Born in Louisville, Miss., Thames was selected by the Yankees in the 30th round of the 1996 First-Year Player Draft and played in parts of 10 Major League seasons as an outfielder with the Yankees (2002, ’10), Texas Rangers (2003), Detroit Tigers (2004-09) and Los Angeles Dodgers (2011), combining to hit .246 with 115HR and 301RBI.

Pilittere, 36, enters his seventh season with the Yankees, his first on the Major League coaching staff. Pilittere (“pill-ih-TAIR-ee”) served as the hitting coach at four different levels in the Yankees organization over the last five years: Triple-A Scranton/Wilkes-Barre (2017), Double-A Trenton (2015-16), Single-A Tampa (2014) and Single-A Charleston (2013). He began his coaching career with the GCL Yankees in 2012.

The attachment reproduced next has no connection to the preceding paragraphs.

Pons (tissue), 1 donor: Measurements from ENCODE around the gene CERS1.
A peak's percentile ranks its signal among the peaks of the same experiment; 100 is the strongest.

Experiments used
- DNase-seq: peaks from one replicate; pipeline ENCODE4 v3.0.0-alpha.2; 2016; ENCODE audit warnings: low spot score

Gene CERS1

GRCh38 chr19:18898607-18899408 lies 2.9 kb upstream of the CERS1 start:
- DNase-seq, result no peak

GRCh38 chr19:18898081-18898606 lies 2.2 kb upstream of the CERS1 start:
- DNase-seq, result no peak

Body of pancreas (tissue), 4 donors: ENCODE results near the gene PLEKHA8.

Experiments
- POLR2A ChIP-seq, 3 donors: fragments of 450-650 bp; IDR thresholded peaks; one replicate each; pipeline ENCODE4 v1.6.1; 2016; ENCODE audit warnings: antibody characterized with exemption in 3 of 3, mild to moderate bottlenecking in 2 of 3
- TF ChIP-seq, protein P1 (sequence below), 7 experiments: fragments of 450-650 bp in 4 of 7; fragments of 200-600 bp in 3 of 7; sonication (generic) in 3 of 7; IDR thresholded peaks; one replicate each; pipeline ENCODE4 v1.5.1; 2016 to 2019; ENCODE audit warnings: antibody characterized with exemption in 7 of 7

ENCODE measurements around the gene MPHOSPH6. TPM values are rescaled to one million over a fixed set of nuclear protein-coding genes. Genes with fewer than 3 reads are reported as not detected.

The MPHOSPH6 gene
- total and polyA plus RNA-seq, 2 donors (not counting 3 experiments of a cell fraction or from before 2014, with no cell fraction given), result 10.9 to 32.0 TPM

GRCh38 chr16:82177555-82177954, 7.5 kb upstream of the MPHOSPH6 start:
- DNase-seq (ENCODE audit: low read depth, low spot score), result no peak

The San Dimas, Calif., native played eight minor league seasons as a catcher in the Yankees system, hitting .264 with 77 doubles, 16HR and 183RBI in 470 games. A former team captain at Cal State Fullerton, he helped lead the Titans to a College World Series Championship in 2004.

Nevin, 47, was the third base coach for the San Francisco Giants in 2017 after managing at the Triple-A level in the Arizona Diamondbacks (2014-16) and Detroit Tigers (2011-13) organizations. He also managed the Tigers’ Double-A affiliate in 2010.

In 12 Major League seasons, Nevin hit .270 with 584R, 209 doubles, 6 triples, 208HR, 743RBI and 449BB over 1,217 games for the Houston Astros (1995), Detroit Tigers (1995-97), Anaheim Angels (1998), San Diego Padres (1999-2005), Texas Rangers (2005-06), Chicago Cubs (2006) and Minnesota Twins (2006). In 2001 with the Padres, Nevin was named to the NL All-Star Team and set career highs with a .306 batting average, 41HR and 126RBI.